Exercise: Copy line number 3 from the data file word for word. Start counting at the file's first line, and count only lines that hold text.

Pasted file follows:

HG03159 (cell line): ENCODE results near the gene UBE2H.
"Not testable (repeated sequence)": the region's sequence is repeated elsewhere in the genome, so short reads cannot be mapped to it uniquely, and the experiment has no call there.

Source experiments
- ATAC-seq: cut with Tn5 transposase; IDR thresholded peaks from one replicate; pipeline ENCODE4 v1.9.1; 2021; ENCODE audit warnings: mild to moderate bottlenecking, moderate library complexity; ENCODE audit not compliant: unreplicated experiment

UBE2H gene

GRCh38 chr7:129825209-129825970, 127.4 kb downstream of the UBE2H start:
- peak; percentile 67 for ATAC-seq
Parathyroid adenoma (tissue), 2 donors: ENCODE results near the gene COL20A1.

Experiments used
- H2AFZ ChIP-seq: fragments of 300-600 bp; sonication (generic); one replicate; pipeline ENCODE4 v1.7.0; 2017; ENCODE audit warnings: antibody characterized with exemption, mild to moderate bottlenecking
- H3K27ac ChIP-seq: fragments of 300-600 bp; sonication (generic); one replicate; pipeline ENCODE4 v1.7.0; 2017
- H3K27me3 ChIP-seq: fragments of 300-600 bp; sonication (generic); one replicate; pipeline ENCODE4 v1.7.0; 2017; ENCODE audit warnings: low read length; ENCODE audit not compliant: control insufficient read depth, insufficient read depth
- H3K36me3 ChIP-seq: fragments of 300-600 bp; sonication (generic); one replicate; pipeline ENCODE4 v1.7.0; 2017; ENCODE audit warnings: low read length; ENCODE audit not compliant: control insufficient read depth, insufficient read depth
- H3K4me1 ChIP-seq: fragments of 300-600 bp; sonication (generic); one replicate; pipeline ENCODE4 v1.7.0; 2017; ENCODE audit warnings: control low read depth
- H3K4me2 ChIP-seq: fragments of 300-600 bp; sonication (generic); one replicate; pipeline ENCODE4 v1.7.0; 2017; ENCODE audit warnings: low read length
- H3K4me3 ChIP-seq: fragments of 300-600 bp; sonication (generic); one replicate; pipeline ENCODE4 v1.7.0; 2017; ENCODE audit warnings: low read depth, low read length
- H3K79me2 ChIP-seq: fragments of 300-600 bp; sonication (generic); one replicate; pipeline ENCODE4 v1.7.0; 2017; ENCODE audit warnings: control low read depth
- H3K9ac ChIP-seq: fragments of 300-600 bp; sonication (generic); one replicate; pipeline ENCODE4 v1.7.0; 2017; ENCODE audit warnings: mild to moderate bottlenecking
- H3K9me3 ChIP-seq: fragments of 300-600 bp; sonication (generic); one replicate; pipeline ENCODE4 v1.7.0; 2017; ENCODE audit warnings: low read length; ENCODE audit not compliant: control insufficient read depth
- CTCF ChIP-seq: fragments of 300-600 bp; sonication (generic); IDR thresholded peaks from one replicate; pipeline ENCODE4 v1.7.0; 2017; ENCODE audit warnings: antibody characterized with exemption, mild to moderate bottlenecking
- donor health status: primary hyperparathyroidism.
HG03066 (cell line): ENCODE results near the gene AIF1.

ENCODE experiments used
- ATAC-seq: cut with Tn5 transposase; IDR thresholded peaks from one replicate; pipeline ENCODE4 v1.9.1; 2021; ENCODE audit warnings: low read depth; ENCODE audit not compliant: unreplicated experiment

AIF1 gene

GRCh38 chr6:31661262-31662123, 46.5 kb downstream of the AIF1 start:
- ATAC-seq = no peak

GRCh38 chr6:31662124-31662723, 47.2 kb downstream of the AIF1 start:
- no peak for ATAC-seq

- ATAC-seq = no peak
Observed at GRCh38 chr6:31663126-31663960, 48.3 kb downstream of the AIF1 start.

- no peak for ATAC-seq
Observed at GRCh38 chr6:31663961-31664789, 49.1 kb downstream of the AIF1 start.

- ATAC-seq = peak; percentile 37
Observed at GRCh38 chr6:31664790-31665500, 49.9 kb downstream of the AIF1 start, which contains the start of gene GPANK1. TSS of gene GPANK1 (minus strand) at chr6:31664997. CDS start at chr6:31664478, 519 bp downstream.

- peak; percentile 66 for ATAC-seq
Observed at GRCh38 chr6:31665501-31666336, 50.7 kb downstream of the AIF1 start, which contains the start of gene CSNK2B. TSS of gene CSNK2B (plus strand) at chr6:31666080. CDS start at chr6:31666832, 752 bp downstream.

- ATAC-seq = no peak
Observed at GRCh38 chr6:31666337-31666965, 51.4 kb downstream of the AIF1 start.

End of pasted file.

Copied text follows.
Source experiments